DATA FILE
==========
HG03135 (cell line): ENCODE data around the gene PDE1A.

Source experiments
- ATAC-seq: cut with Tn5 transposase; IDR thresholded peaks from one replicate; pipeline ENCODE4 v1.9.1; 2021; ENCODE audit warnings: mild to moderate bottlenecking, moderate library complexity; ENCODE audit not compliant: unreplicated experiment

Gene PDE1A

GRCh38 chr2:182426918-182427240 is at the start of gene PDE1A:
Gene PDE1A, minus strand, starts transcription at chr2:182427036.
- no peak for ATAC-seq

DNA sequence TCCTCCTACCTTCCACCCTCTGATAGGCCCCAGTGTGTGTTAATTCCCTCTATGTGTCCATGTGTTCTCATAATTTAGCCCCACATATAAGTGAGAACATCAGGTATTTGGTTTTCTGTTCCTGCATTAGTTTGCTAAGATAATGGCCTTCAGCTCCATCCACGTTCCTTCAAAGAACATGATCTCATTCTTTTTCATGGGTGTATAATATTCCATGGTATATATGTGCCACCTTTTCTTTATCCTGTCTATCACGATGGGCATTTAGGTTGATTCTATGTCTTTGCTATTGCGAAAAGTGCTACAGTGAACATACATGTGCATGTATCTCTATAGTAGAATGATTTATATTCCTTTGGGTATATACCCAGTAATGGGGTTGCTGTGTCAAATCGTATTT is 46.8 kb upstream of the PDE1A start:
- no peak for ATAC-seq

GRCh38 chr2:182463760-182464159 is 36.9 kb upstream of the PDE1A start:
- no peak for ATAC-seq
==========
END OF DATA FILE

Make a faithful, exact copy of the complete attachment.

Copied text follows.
HG03135 (cell line): ENCODE data around the gene PDE1A.

Source experiments
- ATAC-seq: cut with Tn5 transposase; IDR thresholded peaks from one replicate; pipeline ENCODE4 v1.9.1; 2021; ENCODE audit warnings: mild to moderate bottlenecking, moderate library complexity; ENCODE audit not compliant: unreplicated experiment

Gene PDE1A

GRCh38 chr2:182426918-182427240 is at the start of gene PDE1A:
Gene PDE1A, minus strand, starts transcription at chr2:182427036.
- no peak for ATAC-seq

DNA sequence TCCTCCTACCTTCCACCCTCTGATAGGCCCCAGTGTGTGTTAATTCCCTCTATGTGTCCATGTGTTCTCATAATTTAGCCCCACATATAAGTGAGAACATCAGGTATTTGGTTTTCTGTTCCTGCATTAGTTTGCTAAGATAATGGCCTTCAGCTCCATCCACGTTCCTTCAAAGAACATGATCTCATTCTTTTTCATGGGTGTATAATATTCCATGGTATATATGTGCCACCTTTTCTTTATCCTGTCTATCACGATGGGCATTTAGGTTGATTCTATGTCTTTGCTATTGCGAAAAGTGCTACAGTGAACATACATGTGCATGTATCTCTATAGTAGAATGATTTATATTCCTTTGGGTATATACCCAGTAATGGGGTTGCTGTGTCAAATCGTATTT is 46.8 kb upstream of the PDE1A start:
- no peak for ATAC-seq

GRCh38 chr2:182463760-182464159 is 36.9 kb upstream of the PDE1A start:
- no peak for ATAC-seq